Bypass breakthrough?

Last updated on May 13th, 2019 at 02:28 pm

St. Luke’s Medical Center in Milwaukee and Waukesha Memorial Hospital were two of 145 hospitals in the nation that participated in a recent study to prolong the lifespan of vein grafts used in coronary bypass surgery.
A product called E2F Decoy, developed by Corgentech Inc. of South San Francisco, Calif., is designed to prevent abnormal cell growth that causes blockages in vein grafts used for coronary bypass surgeries.
In most coronary bypass surgeries, a piece of a patient’s vein from his or her calf is removed and used to bypass the blood flow around a blockage in a coronary artery. With E2F Decoy, the vein graph is soaked for 10 minutes under pressure in a solution before it is attached to the heart.
"The only difference in the procedure is the treatment of the vein graft," Seifert said.
E2F Decoy helps the vein graft adapt to the higher pressure of arterial blood flow, which can cause the vein grafts to harden and thicken until they are blocked.
"If this study proves this is a beneficial treatment for vein graphs, I think it’s going to change the way we look at vein graphs," said Dr. Paul Seifert, cardiac surgeon at Waukesha Memorial Hospital. "We believe this innovative treatment has the potential to improve bypass surgery as a long-term solution for patients."
Each year, about 500,000 coronary bypass surgeries are performed in the United States. Coronary bypass surgery is an affective treatment for blocked coronary arteries, but many of the vein grafts used for the procedure fail over time. Seifert said about 30% of vein grafts used for bypass surgeries do not last 10 years.
About 20% to 30% of the vein grafts in bypass surgeries have significant blockage within one year, said Dr. Monica McDonald, cardiothoracic surgeon at St. Luke’s.
Coronary bypass surgery patients who experience blockages in their vein grafts need to undergo another procedure to address the problem, which often is another bypass surgery.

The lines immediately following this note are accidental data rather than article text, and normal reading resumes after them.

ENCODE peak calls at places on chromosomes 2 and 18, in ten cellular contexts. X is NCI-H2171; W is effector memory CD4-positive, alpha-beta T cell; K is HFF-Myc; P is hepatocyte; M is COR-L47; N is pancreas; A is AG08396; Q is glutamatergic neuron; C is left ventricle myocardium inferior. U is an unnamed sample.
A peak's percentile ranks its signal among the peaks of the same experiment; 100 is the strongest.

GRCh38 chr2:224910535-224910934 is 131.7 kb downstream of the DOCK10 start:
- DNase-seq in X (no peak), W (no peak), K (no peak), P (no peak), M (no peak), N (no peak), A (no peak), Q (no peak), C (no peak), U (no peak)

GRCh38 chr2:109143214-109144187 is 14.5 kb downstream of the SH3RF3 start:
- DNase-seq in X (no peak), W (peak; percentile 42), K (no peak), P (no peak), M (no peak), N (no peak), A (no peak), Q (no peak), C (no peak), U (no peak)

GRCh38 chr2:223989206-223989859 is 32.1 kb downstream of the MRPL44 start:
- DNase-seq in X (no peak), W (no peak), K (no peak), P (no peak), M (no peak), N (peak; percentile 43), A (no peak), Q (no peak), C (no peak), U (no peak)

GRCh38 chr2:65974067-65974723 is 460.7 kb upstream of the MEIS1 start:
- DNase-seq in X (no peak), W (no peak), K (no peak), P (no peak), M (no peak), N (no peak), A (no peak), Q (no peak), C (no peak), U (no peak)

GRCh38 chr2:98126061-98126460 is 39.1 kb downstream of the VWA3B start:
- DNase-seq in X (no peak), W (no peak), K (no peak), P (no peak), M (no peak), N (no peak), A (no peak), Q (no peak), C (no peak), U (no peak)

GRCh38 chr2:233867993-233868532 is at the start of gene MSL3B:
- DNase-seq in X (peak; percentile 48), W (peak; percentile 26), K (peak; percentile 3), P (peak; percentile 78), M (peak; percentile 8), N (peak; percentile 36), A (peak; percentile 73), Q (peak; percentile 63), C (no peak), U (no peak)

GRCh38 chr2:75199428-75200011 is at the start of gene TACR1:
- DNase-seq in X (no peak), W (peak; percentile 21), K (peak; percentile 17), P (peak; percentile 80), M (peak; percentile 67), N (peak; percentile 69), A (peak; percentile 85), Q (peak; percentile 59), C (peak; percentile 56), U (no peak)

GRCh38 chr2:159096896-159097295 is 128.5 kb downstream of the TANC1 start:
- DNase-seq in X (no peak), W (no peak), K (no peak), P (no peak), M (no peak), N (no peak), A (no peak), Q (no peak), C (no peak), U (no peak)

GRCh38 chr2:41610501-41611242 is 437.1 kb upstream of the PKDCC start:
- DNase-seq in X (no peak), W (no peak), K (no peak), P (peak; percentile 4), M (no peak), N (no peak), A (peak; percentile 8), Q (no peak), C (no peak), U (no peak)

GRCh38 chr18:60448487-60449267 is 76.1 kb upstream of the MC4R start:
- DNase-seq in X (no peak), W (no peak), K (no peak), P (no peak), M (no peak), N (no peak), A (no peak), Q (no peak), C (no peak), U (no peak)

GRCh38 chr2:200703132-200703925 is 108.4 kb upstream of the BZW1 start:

Initial indications are that E2F Decoy may dramatically reduce the failure rate of vein grafts.
"Clinical trial results of E2F Decoy presented in 2001 showed a 30% reduction in vein graft failure among patients undergoing coronary bypass grafting who were treated with E2F Decoy as compared to a placebo," said Kathryn Allen, spokeswoman for ProHealth Care, which operates Waukesha Memorial Hospital.
If E2F Decoy can prolong the lifespan of vein grafts, it will reduce the frequency patients will have to go back to the hospital for additional surgeries and thereby reduce medical costs.
"Helping reduce a patient’s risk (of blockage) and reduce the need for future procedures is what this study is all about," McDonald said. "Research like this has the potential to make our initial bypass procedure even stronger in the long run, and that benefits patients."
For the study, coordinated by the Society of Thoracic Surgeons and Duke University, 3,000 volunteer coronary bypass patients received either a vein graft treated with E2F Decoy or a vein graft treated in a placebo.
St. Luke’s had 23 patients who participated in the study. Waukesha Memorial had 16. The Appleton Heart Institute at Appleton Medical Center and Wausau Hospital also participated in the study.
"We’re always looking for things that are going to advance the care of the patient," Seifert said. "This seemed like a promising study to get involved in."
The first bypass surgeries done with E2F Decoy and the placebo were done in late 2002. It is too early to be sure if E2F Decoy is a complete success.
"The patients are just now coming to the one-year mark," Seifert said. "(But) so far, we haven’t seen any failure or problems with the grafts."
April 30, 2004 Small Business Times, Milwaukee

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